» BACK TO CRASH.NET

Crash.Net IndyCar News

Q&A: Paul Stoddart - EXCLUSIVE

20 May 2007

Paul Stoddart's arrival in the Champ Car World Series attracted much hype following his years in Formula One, but the out-spoken Aussie has quietly got on with building a front-running team to carry the famous Minardi moniker.

Crash.net caught up with 'Stoddy' during the recent European Tour to promote Champ Car's events in Holland and Belgium, and he spoke candidly about both the return to motorsport's 'home' continent and the progress Minardi Team USA has made in its first season.

Q:
The first question has to be 'why Champ Car'? You were in Formula One, you got out of Formula One - couldn't you just have put your feet up and retired?

Paul Stoddart:
I don't think I was ready for retirement quite yet! I think I got out of formula one at the right time. I'd gone up against [FIA president Max] Mosley and failed, and the right thing to do was leave. I think I left holding my head high, but I wasn't finished with racing, and obviously we had kept the F1 two-seaters, which are now very much a part of the Champ Car weekend, so it was unfinished business. I had meetings last year with Kevin Kalkhoven and he convinced me to come and have a look at a few races. He did say that it was all the things I wanted in Formula One, in terms of having an event that is fan-friendly, and it really is. Certainly, there is no doubt that we pull in crowds who are enthusiastic about their racing, and that we thoroughly, thoroughly entertain them over a three-day festival of speed. And to top all of that off, what a fantastic feeling to have a Minardi on the podium in two of the first three races.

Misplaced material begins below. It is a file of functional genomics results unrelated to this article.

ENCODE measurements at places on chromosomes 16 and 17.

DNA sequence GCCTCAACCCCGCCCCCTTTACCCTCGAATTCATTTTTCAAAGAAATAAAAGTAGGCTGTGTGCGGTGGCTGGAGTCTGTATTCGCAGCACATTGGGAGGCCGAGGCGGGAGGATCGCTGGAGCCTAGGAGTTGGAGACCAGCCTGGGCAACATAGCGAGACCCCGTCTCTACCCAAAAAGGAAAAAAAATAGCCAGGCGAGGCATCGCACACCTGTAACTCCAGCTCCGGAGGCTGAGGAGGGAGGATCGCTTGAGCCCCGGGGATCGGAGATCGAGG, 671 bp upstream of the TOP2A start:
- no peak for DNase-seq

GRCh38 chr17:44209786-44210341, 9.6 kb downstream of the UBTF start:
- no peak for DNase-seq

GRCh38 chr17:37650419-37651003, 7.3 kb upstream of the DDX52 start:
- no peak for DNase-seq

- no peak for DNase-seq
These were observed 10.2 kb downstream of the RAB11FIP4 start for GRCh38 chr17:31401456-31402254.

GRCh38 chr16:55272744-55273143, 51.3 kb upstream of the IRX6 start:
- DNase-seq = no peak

Q:
What differences have you found running a team in Champ Car to your days in F1?

PS:
Firstly, the money. I can run a two-car team that is successful and capable of winning races for $10million - and that would not have gone very far in F1 terms, although we probably managed to get the best value for dollars spent. It's just that, in Champ Car, we can do it much better. that's obviously the biggest thing. The second thing is that there is a 'can do' attitude where, if you come across a problem, we can find a way through it. [Champ Car] isn't rife with all the politics that sometimes stifled good decisions in F1.

Q:
What was the decision to come in with an existing team like HVM instead of bringing Minardi in as its own entity?

PS: